2 doctors weighed in:
Can sle get transmitted by parents to child?
2 doctors weighed in

Dr. Robert Kwok
Pediatrics
1 doctor agrees
In brief: Not transmissible
Sle (lupus) is an auto-immune disorder in which a person's immune system is reacting strongly against parts of his own body.
Sle is not contagious, so it does not get spread around the family. It is believed to be partly genetic or familial (some people may be genetically more likely to get sle) and partly environmental (something happens in a person's life that sets off the auto-immune reaction).

In brief: Not transmissible
Sle (lupus) is an auto-immune disorder in which a person's immune system is reacting strongly against parts of his own body.
Sle is not contagious, so it does not get spread around the family. It is believed to be partly genetic or familial (some people may be genetically more likely to get sle) and partly environmental (something happens in a person's life that sets off the auto-immune reaction).
Dr. Robert Kwok
Dr. Robert Kwok
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Dr. Michael Zacharisen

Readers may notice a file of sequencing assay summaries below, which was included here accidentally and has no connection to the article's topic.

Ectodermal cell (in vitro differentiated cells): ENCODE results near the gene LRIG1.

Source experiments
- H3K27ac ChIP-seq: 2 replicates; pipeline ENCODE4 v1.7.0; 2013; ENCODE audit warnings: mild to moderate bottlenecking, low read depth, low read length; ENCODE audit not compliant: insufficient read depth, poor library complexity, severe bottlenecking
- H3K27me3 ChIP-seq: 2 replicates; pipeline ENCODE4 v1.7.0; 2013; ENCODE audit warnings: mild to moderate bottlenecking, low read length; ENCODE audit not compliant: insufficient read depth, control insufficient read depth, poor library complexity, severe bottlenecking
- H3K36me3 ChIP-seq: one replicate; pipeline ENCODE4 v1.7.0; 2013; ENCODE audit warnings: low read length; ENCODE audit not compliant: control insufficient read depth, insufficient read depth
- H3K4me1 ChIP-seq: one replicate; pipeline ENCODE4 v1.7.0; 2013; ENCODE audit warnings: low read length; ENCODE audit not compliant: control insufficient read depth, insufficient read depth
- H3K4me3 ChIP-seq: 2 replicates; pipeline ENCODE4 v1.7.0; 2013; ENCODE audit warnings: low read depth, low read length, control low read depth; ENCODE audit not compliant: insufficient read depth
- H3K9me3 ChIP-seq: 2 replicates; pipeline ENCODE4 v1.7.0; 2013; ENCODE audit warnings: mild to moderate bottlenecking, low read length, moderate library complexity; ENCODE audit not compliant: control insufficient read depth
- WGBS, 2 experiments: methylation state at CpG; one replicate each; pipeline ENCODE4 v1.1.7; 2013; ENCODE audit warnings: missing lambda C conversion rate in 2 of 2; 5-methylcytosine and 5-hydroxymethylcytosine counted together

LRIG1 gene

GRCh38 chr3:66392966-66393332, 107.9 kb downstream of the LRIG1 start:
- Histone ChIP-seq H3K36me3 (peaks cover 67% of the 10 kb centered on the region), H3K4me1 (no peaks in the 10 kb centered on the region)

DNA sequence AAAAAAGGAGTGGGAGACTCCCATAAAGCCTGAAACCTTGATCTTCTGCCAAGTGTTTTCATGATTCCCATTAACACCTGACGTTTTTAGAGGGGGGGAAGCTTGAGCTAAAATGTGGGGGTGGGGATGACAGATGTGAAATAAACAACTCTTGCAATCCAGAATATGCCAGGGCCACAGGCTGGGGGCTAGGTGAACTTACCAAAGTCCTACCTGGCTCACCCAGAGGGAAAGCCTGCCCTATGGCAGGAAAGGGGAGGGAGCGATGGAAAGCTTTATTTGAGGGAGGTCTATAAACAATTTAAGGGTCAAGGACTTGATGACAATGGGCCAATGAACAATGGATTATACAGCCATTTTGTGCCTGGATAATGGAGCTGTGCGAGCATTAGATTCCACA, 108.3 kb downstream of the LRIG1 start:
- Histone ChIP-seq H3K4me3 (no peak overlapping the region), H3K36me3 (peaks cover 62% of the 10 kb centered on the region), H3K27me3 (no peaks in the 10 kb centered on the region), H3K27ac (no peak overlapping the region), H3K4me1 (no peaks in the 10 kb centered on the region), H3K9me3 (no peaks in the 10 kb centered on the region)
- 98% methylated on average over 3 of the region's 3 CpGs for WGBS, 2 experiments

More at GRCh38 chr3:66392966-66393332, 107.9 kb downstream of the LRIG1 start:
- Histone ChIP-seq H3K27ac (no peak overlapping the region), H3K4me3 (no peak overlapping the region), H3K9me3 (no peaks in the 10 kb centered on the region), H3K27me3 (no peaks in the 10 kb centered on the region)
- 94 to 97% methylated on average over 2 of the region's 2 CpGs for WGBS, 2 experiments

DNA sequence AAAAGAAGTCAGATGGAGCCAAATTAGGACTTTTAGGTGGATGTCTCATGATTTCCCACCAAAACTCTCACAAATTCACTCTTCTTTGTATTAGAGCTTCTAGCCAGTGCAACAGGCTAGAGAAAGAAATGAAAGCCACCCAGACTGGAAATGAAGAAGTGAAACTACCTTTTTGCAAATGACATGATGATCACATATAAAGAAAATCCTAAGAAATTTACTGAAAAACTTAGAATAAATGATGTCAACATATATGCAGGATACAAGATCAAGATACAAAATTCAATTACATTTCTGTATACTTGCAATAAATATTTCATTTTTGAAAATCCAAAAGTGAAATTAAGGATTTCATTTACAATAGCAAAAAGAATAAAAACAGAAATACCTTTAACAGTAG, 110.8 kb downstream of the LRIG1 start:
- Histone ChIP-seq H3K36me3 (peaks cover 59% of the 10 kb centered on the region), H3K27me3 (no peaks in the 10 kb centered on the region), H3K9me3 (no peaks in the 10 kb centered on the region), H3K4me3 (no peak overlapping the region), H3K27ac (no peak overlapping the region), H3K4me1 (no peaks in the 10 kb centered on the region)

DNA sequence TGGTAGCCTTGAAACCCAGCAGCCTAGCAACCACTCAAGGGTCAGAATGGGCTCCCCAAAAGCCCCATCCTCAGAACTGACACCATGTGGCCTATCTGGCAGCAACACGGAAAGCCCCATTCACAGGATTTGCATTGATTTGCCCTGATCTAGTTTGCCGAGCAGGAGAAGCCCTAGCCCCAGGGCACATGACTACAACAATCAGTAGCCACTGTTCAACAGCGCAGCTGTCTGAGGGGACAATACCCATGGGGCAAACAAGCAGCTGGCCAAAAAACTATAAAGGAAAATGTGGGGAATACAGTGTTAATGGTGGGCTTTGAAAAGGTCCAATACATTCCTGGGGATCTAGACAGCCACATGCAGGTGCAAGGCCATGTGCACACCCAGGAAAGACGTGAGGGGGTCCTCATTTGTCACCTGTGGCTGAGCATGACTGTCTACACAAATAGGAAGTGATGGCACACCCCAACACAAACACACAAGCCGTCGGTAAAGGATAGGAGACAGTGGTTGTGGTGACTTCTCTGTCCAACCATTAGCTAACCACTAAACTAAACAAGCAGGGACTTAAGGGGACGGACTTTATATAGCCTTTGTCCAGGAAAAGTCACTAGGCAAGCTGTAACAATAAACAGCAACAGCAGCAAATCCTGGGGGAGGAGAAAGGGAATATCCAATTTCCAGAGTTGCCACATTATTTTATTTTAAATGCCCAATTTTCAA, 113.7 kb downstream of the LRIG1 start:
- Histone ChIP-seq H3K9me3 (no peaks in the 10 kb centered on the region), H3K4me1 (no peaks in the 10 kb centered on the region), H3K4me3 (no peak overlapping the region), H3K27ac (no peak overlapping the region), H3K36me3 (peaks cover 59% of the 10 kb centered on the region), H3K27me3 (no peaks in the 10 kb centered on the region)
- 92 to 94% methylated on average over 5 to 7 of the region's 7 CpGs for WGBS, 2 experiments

Internal Medicine - Allergy & Immunology
In brief: Neonatal Lupus
An infant born to a mother with sle can pass antibodies to the unborn infant and cause rash, liver inflammation and heart block.
These are reversible except for heart problem which is pretty rare. The child will not have ongoing immune problems, but is at some increased risk to develop a future autoimmune disease.

In brief: Neonatal Lupus
An infant born to a mother with sle can pass antibodies to the unborn infant and cause rash, liver inflammation and heart block.
These are reversible except for heart problem which is pretty rare. The child will not have ongoing immune problems, but is at some increased risk to develop a future autoimmune disease.
Dr. Michael Zacharisen
Dr. Michael Zacharisen
Thank
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